Sharding in blockchain networks follow the same process as with centralized databases, where a blockchain network can be “sharded” or split into distinct segments where each shard stores a portion of the blockchain’s data and processes a unique set of transactions.
With sharding, blockchain networks can improve network latency and scalability.
What problem is sharding in blockchain networks aiming to solve?
Because all nodes must reach consensus (i.e. agree) on transaction validity, blockchain networks can only process a small number of transactions at the same time.
Typically, every node stores the blockchain's entire history and processes every transaction. This is what makes blockchain networks like Ethereum and Bitcoin "decentralized."
With every full node owning a copy of the network's complete history, it becomes harder for malicious actors to hijack the network and potentially reverse or rewrite transactions.
Ensuring blockchain decentralization and security comes at the cost of scalability, though.
Sharded blockchains allow nodes to forgo downloading the full history of the blockchain or validate every transaction passing through the network, which increases network efficiency and enables blockchains to scale support for greater user demand.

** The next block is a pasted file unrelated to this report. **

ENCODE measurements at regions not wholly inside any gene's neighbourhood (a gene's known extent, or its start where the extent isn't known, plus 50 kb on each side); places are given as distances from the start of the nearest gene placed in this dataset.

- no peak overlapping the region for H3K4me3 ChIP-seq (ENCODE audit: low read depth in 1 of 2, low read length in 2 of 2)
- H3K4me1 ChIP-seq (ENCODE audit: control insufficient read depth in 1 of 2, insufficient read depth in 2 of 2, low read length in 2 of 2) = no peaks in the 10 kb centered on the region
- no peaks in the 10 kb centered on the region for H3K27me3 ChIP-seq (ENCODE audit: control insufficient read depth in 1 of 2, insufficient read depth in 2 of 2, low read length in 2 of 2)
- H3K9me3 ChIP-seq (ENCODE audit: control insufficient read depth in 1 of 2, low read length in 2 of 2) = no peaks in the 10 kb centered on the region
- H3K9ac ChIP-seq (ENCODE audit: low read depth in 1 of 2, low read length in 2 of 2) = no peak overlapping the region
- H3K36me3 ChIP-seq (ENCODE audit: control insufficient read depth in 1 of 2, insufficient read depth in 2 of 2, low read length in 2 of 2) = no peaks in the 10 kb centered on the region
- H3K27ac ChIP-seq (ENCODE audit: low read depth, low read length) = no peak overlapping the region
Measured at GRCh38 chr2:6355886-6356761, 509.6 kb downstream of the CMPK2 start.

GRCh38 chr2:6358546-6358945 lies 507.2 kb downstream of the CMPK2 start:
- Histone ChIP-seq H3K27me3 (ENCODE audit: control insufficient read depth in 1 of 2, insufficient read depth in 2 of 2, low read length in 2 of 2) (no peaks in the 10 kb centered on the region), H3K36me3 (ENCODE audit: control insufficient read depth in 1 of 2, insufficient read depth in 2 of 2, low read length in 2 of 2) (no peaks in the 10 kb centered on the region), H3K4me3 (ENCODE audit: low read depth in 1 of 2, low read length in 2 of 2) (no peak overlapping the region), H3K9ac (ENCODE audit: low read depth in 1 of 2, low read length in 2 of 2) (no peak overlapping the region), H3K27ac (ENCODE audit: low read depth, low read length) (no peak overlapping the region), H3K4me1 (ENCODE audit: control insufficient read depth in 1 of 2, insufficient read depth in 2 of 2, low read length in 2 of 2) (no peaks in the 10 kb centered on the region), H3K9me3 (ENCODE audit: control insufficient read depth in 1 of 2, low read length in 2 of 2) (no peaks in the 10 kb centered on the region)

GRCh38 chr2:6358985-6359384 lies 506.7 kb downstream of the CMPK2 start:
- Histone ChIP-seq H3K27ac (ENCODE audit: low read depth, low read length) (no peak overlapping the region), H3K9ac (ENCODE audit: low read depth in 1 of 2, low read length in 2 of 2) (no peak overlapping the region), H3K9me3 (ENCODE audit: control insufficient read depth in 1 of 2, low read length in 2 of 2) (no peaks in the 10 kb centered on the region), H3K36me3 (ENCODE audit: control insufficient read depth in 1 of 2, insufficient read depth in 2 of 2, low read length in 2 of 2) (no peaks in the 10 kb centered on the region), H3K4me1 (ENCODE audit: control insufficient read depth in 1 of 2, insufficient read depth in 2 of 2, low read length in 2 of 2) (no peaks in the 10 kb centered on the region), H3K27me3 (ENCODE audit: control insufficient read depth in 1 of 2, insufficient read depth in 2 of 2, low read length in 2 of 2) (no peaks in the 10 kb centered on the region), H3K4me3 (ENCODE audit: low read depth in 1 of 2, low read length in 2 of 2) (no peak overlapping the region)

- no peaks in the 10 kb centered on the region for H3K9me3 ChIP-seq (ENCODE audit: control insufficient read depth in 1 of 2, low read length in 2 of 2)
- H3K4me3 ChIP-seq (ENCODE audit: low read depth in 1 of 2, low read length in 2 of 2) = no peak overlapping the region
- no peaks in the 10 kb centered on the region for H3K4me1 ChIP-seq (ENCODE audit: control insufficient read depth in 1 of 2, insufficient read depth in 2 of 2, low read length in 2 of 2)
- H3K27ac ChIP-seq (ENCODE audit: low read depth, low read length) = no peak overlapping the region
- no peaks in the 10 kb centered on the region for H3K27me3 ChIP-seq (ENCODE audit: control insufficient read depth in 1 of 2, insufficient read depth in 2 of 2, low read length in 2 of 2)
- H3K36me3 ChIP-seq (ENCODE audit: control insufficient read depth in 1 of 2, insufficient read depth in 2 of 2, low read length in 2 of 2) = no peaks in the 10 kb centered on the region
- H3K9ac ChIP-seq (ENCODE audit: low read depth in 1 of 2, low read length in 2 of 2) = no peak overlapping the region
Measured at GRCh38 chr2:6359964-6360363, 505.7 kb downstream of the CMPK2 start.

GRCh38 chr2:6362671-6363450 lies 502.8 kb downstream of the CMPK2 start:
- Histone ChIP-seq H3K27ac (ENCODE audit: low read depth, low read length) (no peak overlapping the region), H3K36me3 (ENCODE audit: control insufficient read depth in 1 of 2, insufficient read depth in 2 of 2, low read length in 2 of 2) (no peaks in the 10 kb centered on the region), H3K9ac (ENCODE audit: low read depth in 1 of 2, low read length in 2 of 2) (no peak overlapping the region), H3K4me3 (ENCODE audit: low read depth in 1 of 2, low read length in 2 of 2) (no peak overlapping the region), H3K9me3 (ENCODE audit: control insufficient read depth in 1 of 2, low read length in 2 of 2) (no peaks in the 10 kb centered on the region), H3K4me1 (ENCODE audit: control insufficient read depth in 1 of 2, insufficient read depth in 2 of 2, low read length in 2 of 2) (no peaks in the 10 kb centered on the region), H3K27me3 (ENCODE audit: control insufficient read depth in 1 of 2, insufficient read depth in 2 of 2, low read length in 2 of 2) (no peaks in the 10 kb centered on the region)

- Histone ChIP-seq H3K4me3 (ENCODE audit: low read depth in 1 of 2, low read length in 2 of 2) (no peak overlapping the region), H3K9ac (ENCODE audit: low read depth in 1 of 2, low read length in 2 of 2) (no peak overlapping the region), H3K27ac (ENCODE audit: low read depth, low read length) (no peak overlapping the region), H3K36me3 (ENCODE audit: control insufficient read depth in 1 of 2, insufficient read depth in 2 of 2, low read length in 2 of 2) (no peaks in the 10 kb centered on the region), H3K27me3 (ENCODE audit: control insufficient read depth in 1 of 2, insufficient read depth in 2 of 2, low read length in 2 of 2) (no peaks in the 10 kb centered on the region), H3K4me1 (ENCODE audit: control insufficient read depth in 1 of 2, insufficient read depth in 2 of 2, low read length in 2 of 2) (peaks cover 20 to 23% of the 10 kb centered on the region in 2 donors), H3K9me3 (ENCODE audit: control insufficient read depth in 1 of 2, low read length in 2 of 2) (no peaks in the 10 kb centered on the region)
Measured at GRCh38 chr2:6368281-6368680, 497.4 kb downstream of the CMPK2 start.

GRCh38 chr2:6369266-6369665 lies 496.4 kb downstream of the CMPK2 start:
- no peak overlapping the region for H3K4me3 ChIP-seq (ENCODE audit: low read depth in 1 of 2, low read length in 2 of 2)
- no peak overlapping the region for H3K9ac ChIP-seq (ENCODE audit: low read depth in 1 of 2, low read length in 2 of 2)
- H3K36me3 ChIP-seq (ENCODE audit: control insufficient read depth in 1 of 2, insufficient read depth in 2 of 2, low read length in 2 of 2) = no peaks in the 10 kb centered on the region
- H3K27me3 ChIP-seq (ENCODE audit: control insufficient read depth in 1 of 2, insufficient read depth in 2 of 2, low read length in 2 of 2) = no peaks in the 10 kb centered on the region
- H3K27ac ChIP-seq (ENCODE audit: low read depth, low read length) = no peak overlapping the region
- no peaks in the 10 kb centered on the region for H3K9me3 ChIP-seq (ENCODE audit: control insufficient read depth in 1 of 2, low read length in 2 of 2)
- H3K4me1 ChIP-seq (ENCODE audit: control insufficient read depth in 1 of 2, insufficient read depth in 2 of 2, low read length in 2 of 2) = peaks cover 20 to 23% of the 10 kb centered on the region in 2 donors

What is a shard chain?
In the context of blockchain networks, a shard chain would contain a portion of the data and handle a portion of the transaction processing responsibilities.
Shard chains are like a collection of mini-blockchains that operate independently, and to preserve security, each shard chain submits a record of transactions to the main chain (Beacon Chain) at regular intervals through the Validator Manager Contract (VMC).
Because each shard chain will have a unique transaction history and a set of nodes to validate new transactions, multiple shard chains can run simultaneously to bolster network latency and throughput through parallel processing.
Ethereum is planning to adopt sharding as a scaling solution after their Ethereum PoS upgrades, which are a series of upgrades designed to improve the functionality of Ethereum 1.0.
Why is sharding necessary?
There are two main problems that necessitate sharding on Ethereum: the ability to support an exponential increase in users, and the need to remain decentralized at scale.
1. Support an increasing number of users
Ethereum’s present structure makes it unable to handle exponential increases in usage.
Currently, all Ethereum nodes store the complete state of the Ethereum Virtual Machine (EVM), including smart contract code and account balances.